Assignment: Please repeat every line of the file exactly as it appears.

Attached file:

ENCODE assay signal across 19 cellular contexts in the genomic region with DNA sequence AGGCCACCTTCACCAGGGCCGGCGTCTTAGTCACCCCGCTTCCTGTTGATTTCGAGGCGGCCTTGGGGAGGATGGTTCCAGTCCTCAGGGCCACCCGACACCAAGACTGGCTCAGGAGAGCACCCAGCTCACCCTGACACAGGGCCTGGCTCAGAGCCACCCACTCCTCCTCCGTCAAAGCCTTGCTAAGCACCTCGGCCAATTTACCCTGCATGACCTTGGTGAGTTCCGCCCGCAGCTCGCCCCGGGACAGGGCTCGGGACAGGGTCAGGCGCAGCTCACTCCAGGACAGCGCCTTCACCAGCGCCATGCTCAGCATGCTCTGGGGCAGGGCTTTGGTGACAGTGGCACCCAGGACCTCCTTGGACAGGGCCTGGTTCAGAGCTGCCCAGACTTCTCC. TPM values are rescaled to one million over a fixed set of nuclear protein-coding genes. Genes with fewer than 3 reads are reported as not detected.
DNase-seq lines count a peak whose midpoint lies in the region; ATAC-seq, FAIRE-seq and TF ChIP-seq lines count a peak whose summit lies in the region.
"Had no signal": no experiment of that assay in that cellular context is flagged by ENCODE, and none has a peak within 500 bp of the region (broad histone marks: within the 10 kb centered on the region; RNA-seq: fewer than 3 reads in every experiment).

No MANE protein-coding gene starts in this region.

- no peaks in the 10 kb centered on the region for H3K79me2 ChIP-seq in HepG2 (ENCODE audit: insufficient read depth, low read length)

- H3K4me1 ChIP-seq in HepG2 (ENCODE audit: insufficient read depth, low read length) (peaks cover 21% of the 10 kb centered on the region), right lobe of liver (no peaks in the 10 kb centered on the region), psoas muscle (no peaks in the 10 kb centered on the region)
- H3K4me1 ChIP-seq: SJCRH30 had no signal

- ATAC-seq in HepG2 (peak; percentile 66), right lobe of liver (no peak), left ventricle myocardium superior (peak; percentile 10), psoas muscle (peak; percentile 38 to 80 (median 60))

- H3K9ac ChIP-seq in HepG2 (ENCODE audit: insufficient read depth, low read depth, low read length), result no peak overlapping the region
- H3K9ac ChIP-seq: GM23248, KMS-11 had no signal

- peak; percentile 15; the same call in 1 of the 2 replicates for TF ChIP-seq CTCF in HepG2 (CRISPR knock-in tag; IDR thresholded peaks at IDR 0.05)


ENCODE assay signal across 19 cellular contexts in the genomic region with DNA sequence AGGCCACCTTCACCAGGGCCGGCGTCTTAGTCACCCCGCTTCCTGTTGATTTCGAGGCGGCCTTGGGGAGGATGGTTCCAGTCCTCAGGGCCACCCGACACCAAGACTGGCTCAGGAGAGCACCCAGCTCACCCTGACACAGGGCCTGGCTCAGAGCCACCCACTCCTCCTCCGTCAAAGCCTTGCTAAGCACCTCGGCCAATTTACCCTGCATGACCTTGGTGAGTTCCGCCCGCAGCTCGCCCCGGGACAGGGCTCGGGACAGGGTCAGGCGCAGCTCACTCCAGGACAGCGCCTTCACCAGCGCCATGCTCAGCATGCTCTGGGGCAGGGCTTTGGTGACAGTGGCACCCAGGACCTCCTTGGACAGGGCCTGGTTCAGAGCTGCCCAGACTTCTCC. TPM values are rescaled to one million over a fixed set of nuclear protein-coding genes. Genes with fewer than 3 reads are reported as not detected.
DNase-seq lines count a peak whose midpoint lies in the region; ATAC-seq, FAIRE-seq and TF ChIP-seq lines count a peak whose summit lies in the region.
"Had no signal": no experiment of that assay in that cellular context is flagged by ENCODE, and none has a peak within 500 bp of the region (broad histone marks: within the 10 kb centered on the region; RNA-seq: fewer than 3 reads in every experiment).

No MANE protein-coding gene starts in this region.

- no peaks in the 10 kb centered on the region for H3K79me2 ChIP-seq in HepG2 (ENCODE audit: insufficient read depth, low read length)

- H3K4me1 ChIP-seq in HepG2 (ENCODE audit: insufficient read depth, low read length) (peaks cover 21% of the 10 kb centered on the region), right lobe of liver (no peaks in the 10 kb centered on the region), psoas muscle (no peaks in the 10 kb centered on the region)
- H3K4me1 ChIP-seq: SJCRH30 had no signal

- ATAC-seq in HepG2 (peak; percentile 66), right lobe of liver (no peak), left ventricle myocardium superior (peak; percentile 10), psoas muscle (peak; percentile 38 to 80 (median 60))

- H3K9ac ChIP-seq in HepG2 (ENCODE audit: insufficient read depth, low read depth, low read length), result no peak overlapping the region
- H3K9ac ChIP-seq: GM23248, KMS-11 had no signal

- peak; percentile 15; the same call in 1 of the 2 replicates for TF ChIP-seq CTCF in HepG2 (CRISPR knock-in tag; IDR thresholded peaks at IDR 0.05)